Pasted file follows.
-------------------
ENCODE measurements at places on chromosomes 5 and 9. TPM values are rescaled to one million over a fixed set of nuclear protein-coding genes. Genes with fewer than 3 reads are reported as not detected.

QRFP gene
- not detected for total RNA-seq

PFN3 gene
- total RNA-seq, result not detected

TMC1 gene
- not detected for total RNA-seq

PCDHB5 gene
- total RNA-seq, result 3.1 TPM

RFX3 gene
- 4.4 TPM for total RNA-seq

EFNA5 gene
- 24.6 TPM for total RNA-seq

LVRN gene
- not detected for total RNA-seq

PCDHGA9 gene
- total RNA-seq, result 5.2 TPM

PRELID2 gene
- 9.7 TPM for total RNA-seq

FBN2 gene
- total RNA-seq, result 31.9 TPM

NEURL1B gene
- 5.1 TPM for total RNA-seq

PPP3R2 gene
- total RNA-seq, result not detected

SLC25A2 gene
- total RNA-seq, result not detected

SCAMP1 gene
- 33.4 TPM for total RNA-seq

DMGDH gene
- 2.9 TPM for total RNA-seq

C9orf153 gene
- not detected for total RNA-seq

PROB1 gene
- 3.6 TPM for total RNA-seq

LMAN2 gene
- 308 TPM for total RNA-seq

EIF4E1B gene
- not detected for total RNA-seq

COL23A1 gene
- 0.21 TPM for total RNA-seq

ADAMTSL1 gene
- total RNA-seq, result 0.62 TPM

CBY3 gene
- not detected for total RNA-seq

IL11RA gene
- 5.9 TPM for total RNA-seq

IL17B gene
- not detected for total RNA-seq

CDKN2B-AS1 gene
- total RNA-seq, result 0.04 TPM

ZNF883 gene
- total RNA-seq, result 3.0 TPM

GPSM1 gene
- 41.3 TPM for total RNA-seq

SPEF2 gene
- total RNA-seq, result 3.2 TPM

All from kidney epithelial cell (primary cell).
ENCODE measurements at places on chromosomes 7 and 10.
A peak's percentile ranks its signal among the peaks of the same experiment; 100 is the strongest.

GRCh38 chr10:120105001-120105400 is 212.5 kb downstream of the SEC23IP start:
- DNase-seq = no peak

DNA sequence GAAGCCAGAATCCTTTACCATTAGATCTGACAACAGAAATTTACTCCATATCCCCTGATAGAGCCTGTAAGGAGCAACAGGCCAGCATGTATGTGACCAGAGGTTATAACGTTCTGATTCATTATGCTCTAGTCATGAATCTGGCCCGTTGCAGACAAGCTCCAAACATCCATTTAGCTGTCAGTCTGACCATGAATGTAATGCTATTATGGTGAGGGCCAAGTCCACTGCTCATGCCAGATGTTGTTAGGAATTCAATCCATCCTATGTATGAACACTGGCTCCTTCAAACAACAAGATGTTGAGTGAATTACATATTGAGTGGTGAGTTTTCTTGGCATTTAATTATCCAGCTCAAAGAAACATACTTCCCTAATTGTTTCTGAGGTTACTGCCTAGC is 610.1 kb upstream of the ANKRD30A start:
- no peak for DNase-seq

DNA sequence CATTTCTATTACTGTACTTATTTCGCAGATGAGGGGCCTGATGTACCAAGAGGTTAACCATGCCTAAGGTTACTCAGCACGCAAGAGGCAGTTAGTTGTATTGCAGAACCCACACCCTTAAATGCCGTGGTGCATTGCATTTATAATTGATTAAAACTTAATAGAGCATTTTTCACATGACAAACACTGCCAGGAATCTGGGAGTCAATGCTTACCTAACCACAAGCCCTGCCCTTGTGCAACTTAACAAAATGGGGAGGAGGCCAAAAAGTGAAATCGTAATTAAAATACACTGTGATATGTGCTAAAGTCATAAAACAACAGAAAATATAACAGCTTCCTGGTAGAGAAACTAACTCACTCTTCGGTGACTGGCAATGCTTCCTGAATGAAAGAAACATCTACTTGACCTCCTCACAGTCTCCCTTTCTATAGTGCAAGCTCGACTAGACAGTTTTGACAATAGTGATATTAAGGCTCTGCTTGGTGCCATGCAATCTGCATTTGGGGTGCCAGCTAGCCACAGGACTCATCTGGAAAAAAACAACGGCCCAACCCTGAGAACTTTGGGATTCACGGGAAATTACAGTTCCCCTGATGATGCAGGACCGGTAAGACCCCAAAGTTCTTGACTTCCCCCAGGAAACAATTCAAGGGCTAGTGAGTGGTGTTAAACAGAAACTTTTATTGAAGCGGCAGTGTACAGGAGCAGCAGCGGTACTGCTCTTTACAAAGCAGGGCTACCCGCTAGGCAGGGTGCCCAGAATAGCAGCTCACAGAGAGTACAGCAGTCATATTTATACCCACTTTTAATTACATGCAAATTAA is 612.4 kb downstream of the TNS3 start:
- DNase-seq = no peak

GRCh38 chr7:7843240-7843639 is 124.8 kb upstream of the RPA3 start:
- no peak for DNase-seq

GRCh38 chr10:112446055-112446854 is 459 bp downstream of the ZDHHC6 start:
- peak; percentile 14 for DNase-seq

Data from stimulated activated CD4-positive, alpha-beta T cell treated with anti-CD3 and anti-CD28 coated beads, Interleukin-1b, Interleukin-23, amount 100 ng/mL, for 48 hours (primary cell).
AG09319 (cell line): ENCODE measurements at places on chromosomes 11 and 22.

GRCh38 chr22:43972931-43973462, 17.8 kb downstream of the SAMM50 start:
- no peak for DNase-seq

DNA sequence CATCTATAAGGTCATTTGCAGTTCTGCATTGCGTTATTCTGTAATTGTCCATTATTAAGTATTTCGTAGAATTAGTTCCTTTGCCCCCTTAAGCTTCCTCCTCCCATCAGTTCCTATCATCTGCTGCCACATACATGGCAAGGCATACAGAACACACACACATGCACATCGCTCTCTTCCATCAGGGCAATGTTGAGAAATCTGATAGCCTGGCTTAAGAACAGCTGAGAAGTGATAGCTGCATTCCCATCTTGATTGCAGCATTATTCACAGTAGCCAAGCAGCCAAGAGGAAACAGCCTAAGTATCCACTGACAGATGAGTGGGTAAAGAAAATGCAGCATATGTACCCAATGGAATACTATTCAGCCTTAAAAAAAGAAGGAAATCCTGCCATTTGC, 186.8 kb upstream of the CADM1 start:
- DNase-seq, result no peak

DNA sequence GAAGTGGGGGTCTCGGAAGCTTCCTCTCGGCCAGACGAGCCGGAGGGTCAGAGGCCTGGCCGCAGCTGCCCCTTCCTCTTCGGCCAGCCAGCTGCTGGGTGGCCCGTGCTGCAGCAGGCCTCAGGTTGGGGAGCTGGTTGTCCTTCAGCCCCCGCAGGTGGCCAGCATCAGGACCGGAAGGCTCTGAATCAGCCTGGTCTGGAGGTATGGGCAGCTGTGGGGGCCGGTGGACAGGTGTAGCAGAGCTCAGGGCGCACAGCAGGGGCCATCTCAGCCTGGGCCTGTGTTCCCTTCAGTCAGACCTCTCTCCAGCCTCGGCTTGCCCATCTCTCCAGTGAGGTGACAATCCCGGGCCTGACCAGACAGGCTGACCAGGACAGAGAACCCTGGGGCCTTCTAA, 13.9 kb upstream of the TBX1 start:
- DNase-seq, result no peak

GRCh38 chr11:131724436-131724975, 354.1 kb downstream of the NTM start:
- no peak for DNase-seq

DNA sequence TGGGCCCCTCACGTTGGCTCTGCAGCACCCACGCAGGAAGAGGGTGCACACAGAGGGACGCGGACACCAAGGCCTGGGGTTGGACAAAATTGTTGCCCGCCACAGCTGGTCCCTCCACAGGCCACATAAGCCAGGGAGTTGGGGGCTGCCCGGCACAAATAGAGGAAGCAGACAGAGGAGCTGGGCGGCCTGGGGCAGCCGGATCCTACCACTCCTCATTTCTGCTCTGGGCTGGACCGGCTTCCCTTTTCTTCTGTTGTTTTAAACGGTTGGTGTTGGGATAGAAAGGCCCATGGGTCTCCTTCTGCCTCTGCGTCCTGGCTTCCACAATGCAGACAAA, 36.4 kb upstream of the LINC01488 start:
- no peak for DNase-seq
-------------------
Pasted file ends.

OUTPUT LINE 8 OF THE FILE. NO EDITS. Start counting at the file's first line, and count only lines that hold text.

PCDHB5 gene